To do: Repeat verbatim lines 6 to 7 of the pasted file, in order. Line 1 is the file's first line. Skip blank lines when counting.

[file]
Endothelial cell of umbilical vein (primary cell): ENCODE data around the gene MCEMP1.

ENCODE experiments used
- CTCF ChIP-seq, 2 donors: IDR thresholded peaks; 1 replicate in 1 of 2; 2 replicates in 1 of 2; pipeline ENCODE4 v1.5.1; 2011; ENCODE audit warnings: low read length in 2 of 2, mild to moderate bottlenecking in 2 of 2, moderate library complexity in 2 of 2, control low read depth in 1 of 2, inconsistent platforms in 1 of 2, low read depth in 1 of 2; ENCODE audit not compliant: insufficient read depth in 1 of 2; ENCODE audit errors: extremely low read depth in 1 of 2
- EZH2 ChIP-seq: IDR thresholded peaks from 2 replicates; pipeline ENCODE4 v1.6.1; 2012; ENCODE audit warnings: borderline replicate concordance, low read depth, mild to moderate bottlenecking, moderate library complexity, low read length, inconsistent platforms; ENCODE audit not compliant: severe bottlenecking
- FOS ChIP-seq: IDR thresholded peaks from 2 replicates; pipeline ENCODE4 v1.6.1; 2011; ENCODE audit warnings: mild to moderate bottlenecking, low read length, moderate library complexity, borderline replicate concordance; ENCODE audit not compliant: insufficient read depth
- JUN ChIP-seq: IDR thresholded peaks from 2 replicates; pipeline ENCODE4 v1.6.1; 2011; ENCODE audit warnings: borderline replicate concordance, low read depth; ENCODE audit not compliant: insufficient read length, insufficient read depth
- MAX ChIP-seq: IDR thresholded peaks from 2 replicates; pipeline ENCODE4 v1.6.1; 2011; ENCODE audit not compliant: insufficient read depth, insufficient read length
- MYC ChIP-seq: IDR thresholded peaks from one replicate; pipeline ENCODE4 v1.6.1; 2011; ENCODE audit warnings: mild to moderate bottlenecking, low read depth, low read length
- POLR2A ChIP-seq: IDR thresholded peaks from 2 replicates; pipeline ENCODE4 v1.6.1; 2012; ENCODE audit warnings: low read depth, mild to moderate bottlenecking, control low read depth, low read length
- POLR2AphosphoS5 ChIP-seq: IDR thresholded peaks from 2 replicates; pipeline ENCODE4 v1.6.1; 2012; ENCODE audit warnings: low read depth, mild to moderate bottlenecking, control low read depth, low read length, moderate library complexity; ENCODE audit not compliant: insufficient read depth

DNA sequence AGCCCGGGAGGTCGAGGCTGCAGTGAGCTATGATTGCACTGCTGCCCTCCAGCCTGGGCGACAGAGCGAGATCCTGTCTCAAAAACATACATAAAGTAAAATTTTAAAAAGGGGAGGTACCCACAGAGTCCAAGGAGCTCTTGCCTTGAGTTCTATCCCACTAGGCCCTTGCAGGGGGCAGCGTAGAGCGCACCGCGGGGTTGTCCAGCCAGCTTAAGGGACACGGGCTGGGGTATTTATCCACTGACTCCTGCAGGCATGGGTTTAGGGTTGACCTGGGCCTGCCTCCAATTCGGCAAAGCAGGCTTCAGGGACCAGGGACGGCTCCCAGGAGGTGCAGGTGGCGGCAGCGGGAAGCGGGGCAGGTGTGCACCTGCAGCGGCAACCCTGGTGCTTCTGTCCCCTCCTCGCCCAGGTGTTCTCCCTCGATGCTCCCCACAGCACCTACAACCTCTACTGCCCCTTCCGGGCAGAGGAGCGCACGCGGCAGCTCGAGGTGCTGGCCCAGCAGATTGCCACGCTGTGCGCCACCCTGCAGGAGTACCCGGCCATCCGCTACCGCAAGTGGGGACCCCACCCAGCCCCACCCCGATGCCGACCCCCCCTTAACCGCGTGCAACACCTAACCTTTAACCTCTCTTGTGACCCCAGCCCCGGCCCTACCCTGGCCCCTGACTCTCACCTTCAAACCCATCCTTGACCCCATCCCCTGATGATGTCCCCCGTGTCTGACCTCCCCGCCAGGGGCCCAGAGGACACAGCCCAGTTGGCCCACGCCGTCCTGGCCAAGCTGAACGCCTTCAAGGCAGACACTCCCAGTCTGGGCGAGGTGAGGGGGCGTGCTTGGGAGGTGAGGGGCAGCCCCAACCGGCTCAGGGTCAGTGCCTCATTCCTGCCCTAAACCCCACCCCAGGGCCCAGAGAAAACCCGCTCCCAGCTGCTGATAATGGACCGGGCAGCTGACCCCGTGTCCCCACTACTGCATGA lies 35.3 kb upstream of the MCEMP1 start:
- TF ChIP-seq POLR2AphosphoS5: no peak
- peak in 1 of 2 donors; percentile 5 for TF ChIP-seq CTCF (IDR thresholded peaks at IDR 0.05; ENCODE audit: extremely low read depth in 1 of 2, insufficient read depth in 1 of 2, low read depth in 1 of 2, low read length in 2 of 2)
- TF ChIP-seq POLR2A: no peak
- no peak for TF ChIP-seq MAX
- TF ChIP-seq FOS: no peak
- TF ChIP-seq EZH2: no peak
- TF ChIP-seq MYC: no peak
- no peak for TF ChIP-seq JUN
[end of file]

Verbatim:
- JUN ChIP-seq: IDR thresholded peaks from 2 replicates; pipeline ENCODE4 v1.6.1; 2011; ENCODE audit warnings: borderline replicate concordance, low read depth; ENCODE audit not compliant: insufficient read length, insufficient read depth
- MAX ChIP-seq: IDR thresholded peaks from 2 replicates; pipeline ENCODE4 v1.6.1; 2011; ENCODE audit not compliant: insufficient read depth, insufficient read length